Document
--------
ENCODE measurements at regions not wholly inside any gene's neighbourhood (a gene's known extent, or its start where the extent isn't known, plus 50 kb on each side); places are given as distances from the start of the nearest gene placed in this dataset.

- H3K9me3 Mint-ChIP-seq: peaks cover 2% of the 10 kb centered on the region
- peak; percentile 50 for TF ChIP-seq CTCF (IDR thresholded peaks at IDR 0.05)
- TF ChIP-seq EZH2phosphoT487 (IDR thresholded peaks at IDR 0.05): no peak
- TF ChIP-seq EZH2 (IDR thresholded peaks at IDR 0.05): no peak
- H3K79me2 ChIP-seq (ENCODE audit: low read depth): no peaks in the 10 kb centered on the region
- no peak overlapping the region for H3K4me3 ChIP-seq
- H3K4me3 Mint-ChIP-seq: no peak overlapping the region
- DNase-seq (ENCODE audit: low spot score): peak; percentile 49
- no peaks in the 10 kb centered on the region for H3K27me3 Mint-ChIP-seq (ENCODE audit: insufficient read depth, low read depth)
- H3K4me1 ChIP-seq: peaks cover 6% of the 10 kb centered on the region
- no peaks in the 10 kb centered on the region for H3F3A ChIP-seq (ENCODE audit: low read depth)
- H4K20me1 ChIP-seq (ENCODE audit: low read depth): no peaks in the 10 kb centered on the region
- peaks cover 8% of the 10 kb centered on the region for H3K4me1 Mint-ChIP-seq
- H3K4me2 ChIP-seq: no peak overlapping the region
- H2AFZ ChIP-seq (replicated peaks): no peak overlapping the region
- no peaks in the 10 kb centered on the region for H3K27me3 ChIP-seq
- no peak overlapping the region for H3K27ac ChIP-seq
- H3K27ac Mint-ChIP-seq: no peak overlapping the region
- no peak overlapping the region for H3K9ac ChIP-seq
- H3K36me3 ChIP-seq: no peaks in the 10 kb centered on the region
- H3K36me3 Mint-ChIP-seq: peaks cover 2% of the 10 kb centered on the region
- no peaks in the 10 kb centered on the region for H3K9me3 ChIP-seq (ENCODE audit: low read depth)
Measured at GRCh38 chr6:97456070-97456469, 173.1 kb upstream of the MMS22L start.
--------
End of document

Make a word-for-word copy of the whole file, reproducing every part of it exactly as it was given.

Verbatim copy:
ENCODE measurements at regions not wholly inside any gene's neighbourhood (a gene's known extent, or its start where the extent isn't known, plus 50 kb on each side); places are given as distances from the start of the nearest gene placed in this dataset.

- H3K9me3 Mint-ChIP-seq: peaks cover 2% of the 10 kb centered on the region
- peak; percentile 50 for TF ChIP-seq CTCF (IDR thresholded peaks at IDR 0.05)
- TF ChIP-seq EZH2phosphoT487 (IDR thresholded peaks at IDR 0.05): no peak
- TF ChIP-seq EZH2 (IDR thresholded peaks at IDR 0.05): no peak
- H3K79me2 ChIP-seq (ENCODE audit: low read depth): no peaks in the 10 kb centered on the region
- no peak overlapping the region for H3K4me3 ChIP-seq
- H3K4me3 Mint-ChIP-seq: no peak overlapping the region
- DNase-seq (ENCODE audit: low spot score): peak; percentile 49
- no peaks in the 10 kb centered on the region for H3K27me3 Mint-ChIP-seq (ENCODE audit: insufficient read depth, low read depth)
- H3K4me1 ChIP-seq: peaks cover 6% of the 10 kb centered on the region
- no peaks in the 10 kb centered on the region for H3F3A ChIP-seq (ENCODE audit: low read depth)
- H4K20me1 ChIP-seq (ENCODE audit: low read depth): no peaks in the 10 kb centered on the region
- peaks cover 8% of the 10 kb centered on the region for H3K4me1 Mint-ChIP-seq
- H3K4me2 ChIP-seq: no peak overlapping the region
- H2AFZ ChIP-seq (replicated peaks): no peak overlapping the region
- no peaks in the 10 kb centered on the region for H3K27me3 ChIP-seq
- no peak overlapping the region for H3K27ac ChIP-seq
- H3K27ac Mint-ChIP-seq: no peak overlapping the region
- no peak overlapping the region for H3K9ac ChIP-seq
- H3K36me3 ChIP-seq: no peaks in the 10 kb centered on the region
- H3K36me3 Mint-ChIP-seq: peaks cover 2% of the 10 kb centered on the region
- no peaks in the 10 kb centered on the region for H3K9me3 ChIP-seq (ENCODE audit: low read depth)
Measured at GRCh38 chr6:97456070-97456469, 173.1 kb upstream of the MMS22L start.